Women's March leaders said they also hope to build momentum to vote Trump out of office, and energize women to get involved in activism and politics.
"Everything we've been doing has been leading up to this," said Caitlin Breedlove, deputy executive director of organizational advancement for the Women's March. "We're not only in resistance. We're actually fighting for what we need to build."
Saturday's tent-pole event in Washington was permitted for 10,000 attendees, and organizers said some 380 events were planned throughout the country.
The Women's March nearly four years ago attracted millions of people to protest in cities nationwide against Trump and for women's political activism. Organizers this year said more than 116,000 people have pledged to participate nationwide amid concerns about lower turnout due to COVID-19.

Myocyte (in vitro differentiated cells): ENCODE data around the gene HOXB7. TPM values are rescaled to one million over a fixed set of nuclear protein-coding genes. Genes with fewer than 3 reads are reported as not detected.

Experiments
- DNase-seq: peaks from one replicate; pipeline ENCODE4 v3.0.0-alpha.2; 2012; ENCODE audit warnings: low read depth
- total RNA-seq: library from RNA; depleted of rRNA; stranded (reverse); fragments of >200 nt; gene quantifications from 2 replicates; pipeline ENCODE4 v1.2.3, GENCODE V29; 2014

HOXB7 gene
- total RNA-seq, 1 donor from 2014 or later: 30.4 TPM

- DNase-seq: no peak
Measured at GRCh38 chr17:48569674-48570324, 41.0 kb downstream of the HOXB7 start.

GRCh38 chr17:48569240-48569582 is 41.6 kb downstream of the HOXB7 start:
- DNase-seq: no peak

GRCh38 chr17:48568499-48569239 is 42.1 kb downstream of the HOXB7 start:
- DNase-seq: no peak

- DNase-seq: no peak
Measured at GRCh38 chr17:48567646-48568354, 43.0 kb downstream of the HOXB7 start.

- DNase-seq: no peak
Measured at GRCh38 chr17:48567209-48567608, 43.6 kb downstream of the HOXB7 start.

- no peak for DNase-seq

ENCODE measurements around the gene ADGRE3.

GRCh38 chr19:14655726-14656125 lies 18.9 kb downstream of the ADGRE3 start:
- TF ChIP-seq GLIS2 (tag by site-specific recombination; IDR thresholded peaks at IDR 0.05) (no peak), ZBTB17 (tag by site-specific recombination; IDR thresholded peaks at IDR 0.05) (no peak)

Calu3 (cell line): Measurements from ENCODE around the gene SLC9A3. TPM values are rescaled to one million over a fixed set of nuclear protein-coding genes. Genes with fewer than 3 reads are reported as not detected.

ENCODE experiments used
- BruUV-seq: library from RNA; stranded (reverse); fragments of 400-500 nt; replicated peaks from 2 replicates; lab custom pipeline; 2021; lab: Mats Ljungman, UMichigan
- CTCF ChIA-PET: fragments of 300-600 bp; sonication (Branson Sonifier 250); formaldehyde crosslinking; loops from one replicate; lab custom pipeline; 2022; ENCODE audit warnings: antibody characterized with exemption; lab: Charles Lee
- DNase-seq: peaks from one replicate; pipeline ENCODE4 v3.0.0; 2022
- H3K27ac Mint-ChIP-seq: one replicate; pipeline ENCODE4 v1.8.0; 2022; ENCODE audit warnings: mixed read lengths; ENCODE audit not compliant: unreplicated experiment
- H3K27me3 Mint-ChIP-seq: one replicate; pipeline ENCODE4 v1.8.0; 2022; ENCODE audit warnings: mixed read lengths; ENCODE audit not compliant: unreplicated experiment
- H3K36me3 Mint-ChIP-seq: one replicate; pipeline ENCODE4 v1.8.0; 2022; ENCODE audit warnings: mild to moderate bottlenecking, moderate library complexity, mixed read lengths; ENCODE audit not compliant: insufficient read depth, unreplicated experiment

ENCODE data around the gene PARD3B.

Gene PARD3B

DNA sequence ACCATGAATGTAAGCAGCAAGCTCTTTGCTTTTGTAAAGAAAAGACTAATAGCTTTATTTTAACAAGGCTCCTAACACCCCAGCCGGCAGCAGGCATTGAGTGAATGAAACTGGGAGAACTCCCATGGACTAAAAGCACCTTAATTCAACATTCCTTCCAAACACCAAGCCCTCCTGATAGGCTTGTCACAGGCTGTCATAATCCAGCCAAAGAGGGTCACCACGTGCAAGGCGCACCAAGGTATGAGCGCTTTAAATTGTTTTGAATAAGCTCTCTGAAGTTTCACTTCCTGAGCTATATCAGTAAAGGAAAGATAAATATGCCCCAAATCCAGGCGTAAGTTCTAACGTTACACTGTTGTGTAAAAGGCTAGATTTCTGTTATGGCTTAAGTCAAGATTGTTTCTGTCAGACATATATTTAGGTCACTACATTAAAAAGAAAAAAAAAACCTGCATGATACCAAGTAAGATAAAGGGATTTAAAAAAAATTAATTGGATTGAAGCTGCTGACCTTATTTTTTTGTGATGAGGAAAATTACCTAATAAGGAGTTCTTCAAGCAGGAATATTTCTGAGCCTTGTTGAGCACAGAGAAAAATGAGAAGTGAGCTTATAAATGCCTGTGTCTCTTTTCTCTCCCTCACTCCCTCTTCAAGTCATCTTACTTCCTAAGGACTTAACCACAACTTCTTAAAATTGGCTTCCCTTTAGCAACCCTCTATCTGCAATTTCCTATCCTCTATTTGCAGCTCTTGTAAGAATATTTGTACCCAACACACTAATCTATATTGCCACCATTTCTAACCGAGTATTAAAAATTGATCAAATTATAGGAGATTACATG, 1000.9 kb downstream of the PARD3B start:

The marches are being held days before the Senate is set to hold its first vote to confirm Barrett to replace the late Justice Ruth Bader Ginsburg, a liberal justice and feminist icon. Barrett would cement a 6-3 conservative advantage on the court.
The D.C. rally began around 11 a.m. Saturday at Freedom Plaza with hundreds of women urging people to vote and call on Congress to suspend the Supreme Court confirmation. Participants planned to later march down Pennsylvania Avenue and Constitution Avenue to the Supreme Court.
About a dozen women lined up a in a row were clothed in red dresses and white bonnets -- a nod to The Handmaid's Tale -- with signs hanging from their necks, which read "Trump Pence OUT NOW!"
The costumes also were a reference to Barrett's leadership role in the Christian group People of Praise, a position called "handmaiden" until 2017.
"Women are threatened in a world where a Christian theocracy is threatening to take over," Kelsey Weir, a 29-year-old demonstrator holding a sign with the words, "Women Against the Patriarchy" said, as she pointed to the women in the handmaiden costumes. "This is the crisis for our world. The next few weeks are going to decide so many things for women."
Critics of Barrett fear she will cast a deciding vote that will threaten the reproductive rights of women and the Affordable Care Act.